When it comes to a big, beautiful, exciting, but somewhat vague term like innovation, it is easy to migrate to the conceptual, high-level thinking at which many leaders operate on a daily basis. And that is absolutely great and necessary for setting strategy, goals, and systemic approaches to becoming a more innovative company.
However we often forget about the everyday behavior, because in a way it is so basic that the big thinkers – the super smart innovation architects – can assume that everyday behavior is a given that will automatically change once a great system is in place.
Over the last 15 years, Elena and I have learned countless lessons from our work in improvisational theater at the Brave New Workshop, the nation’s oldest comedy theater, about innovation and the key role it plays in our everyday lives.
We’ve taken our key learnings from the stage and applied them to the corporate world, helping leading companies and employees across the globe become more innovative. The most common initial hurdle is convincing the corporate teams that it’s not about strategies and great business tools, systems or processes, rather it’s about our mindset.
The Big Five Behaviors
Our mindset is driven by our awareness of five key behaviors that we like to call the “Big Five.” Practicing each of these day in, and day out are what we believe are the tools that helped set us apart, positioned us to take advantage of opportunities, to diversify ourselves in a crowded space and thrive in a business that today has also become our passionate livelihood.
There is a reason that listening is the first of the Big Five behaviors. It’s perhaps the most important, and it’s also the one that seems to be inherently critical and essential throughout most stages of the innovation process. Listening is about awareness, being present, taking what you think is your ability to hear, see, perceive, and empathize, and then cranking it up 100 times.
Deferring judgment is the Big Five behavior that perhaps gets mis-interpreted most often. We forget to focus on the word defer and somehow replace it with eliminate or avoid. This behavior is really about that first move – the question of “What is the first thing I do when something new comes my way?”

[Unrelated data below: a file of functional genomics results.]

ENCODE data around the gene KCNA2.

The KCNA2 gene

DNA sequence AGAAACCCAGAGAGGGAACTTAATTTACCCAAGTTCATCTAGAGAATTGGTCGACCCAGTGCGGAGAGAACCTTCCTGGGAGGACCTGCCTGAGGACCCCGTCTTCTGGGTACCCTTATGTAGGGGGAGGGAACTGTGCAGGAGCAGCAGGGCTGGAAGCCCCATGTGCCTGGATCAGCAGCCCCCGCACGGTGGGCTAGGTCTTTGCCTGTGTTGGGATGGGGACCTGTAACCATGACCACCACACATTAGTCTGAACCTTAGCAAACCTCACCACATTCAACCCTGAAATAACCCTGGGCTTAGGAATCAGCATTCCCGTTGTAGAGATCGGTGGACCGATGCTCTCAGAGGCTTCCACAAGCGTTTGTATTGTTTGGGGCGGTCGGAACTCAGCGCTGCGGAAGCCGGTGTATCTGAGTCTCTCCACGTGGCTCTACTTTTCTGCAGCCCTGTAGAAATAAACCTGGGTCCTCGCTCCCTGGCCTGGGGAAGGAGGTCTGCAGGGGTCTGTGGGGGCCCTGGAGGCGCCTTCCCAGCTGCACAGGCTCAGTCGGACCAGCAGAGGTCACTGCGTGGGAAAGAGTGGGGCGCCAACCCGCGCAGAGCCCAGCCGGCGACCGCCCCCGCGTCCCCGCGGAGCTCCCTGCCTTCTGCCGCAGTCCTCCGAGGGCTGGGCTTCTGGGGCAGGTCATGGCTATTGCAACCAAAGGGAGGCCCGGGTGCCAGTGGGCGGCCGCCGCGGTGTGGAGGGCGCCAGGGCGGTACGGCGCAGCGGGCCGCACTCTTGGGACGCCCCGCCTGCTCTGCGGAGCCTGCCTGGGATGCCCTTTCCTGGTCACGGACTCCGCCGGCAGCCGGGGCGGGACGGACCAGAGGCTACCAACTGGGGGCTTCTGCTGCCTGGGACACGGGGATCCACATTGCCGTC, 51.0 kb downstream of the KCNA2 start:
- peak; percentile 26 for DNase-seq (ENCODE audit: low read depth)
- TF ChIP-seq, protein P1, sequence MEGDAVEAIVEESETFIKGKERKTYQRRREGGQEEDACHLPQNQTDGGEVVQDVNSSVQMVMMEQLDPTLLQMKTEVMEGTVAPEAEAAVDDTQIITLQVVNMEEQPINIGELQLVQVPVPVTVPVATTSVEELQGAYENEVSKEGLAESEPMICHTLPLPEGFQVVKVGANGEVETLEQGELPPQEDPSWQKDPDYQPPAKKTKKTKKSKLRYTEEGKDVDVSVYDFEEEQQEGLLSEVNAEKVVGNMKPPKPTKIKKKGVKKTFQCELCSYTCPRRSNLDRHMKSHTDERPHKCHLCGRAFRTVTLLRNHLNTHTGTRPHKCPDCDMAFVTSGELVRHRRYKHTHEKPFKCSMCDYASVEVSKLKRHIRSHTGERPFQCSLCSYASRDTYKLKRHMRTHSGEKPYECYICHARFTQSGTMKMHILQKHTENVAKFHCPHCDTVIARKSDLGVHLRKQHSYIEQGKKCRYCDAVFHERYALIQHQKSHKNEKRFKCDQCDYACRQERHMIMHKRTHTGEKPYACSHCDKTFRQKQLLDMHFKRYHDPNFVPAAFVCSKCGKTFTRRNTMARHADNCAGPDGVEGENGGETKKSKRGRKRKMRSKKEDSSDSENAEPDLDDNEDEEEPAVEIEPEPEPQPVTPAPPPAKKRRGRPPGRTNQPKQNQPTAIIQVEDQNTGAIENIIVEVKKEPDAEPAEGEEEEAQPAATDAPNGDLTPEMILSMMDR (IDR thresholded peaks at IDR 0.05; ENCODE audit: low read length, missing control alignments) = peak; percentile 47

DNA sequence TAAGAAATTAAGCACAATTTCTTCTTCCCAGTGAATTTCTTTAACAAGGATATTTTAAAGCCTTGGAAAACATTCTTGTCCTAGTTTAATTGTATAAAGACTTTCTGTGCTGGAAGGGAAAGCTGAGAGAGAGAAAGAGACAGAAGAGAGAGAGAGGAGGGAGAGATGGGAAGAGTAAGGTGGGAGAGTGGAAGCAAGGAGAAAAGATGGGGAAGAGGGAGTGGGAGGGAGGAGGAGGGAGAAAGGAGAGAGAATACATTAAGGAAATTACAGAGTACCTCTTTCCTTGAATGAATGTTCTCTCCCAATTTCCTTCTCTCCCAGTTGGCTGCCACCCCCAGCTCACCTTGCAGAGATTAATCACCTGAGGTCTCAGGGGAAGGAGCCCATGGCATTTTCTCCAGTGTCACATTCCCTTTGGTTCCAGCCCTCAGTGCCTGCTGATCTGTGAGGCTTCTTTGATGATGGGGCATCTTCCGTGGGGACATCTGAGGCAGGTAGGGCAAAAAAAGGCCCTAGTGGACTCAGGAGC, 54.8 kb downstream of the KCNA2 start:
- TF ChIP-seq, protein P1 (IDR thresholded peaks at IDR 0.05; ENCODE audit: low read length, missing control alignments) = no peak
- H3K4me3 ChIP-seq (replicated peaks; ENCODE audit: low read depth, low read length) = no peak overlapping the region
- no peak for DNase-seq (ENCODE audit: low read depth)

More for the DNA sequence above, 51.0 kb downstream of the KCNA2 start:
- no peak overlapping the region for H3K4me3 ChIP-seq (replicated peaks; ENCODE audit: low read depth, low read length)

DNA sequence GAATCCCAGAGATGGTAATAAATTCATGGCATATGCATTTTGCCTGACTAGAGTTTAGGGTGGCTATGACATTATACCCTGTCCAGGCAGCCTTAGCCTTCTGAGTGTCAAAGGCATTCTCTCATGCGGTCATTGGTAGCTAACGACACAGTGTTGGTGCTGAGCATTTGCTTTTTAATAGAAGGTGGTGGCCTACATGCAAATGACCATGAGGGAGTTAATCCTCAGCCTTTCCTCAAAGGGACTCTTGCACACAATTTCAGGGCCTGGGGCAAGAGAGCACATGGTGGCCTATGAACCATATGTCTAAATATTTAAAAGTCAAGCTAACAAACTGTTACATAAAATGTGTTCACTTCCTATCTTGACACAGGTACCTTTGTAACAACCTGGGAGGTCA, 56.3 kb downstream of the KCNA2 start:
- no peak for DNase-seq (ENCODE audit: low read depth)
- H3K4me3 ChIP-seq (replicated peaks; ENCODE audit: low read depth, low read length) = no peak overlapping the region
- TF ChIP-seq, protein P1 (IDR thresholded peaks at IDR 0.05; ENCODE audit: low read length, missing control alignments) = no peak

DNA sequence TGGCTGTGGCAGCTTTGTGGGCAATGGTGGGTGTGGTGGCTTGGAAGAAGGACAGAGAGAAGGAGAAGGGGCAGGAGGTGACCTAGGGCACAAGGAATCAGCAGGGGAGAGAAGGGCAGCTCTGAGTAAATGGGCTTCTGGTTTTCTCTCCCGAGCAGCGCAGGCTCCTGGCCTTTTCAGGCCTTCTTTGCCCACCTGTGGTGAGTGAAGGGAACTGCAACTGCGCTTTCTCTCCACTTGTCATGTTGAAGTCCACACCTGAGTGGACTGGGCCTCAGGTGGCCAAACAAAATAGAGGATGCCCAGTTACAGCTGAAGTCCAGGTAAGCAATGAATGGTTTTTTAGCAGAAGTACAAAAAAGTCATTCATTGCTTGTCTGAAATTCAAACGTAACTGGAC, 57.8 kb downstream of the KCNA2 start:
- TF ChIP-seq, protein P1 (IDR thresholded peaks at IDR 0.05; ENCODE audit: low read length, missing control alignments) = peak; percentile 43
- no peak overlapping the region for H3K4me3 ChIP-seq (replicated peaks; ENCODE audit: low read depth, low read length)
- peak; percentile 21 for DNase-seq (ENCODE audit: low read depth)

A strong declaration is one that is clear, concise, authentic and rich in content. The declarations we make – and the clarity with which we communicate our ideas, our points of view, and the information that we are trying to share – all can make us and others who may have feelings somewhere on the spectrum between confused and not confident, move to safe and engaged.
Of the Big Five, reframing feels like one of the most physical behaviors because it’s all about seeing the situation differently. Reframing obstacles, looking at the situation from a different angle, and finding another path toward the solution is a wonderful way to add value to any process. Reframing is an engine that provides a diverse set of perspectives throughout the process continuously and not just when something goes wrong.
To jump in can mean a lot of different things depending on our roles, the projects we are working on, or what task we are accomplishing on any given day. It is the beginning. It is the opposite of hesitating because action demands we make decisions. And some days, it is hard. We rarely, if ever, have every conceivable tool or resource, or all the key information on hand before we hit ‘Go.” But enough information is usually sufficient and the truth is, we always feel better once we begin.
Embracing the idea of innovation similar to an athlete or an artist, you can create a daily, weekly, monthly, yearly, and lifetime plan to practice The Big Five and improve your personal innovation behaviors. It will show that everyone is capable of life-changing and perhaps world-changing innovation, and that if we all choose to simply spend more time in a mindset of discovery instead of a mindset of fear, our lives and this world can become a richer, more productive, and more innovative.